For the Left Party and the liberal Free Democratic Party it was a disappointing evening, both winning just over 5%. The absence of a minimum vote threshold in European elections meant that candidates from a number of smaller, niche parties gained seats. The satirical The Party, for example, will be represented with two MEPs while the transnational movement Volt also won a seat.
The AfD’s meagre performance at the ballot box is surprising at first sight. The governing grand coalition is paralysed by infighting and deeply unpopular with the public. Chancellor Merkel’s announcement that she will not run for another term has undermined her authority. And the pressures of globalisation that have fostered cultural anxieties across the continent have not gone away. Given these conditions, and the fact that European elections are highly conducive for protest voting, why has the AfD not done (much) better?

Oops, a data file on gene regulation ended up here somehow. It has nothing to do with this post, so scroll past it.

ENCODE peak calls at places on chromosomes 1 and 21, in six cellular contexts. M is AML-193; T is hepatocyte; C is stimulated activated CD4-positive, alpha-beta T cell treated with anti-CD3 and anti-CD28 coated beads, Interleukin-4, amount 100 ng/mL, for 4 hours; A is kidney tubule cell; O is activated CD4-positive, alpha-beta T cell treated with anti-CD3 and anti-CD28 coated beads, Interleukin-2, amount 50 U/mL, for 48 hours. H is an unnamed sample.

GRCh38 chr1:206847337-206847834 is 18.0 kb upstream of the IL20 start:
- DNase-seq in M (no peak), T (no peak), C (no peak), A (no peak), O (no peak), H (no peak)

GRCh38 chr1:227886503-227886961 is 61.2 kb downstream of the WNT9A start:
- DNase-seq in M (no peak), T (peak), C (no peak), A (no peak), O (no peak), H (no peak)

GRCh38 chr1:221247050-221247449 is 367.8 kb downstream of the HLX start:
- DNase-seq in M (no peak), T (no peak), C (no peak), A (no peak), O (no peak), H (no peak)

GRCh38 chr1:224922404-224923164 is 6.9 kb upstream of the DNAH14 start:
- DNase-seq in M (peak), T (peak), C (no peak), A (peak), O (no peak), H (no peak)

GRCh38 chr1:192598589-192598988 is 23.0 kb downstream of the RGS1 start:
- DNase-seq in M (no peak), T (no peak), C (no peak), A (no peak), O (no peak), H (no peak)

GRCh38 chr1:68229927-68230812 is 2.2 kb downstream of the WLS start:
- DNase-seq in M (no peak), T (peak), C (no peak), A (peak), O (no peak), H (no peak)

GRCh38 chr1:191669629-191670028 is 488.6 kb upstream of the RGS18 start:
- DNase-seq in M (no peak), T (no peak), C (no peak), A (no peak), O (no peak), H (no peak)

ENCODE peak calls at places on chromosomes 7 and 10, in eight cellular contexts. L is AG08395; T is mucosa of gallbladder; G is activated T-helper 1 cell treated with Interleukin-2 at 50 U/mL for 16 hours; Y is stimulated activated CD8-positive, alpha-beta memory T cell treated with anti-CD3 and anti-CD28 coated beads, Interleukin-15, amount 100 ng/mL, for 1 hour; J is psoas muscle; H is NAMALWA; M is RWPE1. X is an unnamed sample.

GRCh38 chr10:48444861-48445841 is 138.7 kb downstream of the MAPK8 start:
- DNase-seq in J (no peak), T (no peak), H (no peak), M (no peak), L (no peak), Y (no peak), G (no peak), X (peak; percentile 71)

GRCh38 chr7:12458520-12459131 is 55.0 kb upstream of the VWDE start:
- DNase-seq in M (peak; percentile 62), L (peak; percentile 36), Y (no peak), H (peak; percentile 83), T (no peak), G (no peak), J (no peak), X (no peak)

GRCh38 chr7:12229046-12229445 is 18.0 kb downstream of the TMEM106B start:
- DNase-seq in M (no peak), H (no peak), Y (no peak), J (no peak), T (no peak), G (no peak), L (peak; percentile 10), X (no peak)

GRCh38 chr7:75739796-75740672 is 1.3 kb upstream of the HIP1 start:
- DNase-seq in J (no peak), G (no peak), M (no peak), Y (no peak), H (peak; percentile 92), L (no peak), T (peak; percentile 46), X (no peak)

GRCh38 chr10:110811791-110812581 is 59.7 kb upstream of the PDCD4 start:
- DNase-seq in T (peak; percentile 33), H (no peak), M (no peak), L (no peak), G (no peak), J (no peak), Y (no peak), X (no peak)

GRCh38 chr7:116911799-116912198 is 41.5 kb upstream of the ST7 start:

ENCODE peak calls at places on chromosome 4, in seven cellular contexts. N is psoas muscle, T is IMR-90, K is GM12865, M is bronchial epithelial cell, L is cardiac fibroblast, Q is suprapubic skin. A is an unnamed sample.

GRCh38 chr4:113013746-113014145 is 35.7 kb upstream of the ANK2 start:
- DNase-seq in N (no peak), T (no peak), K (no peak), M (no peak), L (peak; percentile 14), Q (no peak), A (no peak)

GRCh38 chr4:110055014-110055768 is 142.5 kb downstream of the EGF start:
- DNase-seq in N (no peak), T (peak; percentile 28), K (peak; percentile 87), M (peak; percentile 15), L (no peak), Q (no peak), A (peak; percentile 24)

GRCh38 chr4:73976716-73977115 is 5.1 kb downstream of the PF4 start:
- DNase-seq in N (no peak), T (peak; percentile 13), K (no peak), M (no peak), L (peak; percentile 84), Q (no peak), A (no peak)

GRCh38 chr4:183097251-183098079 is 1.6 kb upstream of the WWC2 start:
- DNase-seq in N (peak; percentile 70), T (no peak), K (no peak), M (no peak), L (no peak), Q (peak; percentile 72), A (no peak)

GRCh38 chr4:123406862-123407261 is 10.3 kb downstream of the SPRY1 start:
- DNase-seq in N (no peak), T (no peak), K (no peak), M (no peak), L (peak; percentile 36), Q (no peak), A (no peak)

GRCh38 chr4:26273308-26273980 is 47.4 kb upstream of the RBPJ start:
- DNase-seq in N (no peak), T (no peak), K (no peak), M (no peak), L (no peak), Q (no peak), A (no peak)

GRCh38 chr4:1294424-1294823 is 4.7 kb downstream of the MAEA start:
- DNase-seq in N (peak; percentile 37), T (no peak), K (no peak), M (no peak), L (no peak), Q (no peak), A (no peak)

Three reasons stand out. First, the AfD campaign was ineffective. Amidst the Brexit chaos, the party scared potentially middle-class voters with extreme positions like calling for a Dexit. The top brass also stood by its far-right partners from the scandal-ridden Austrian Freedom Party, whose leaders were caught on camera offering public contracts in turn for party donations, providing a telling example of the hypocrisy of self-proclaimed patriots. And for months the party was marred with infighting over illegal party donations.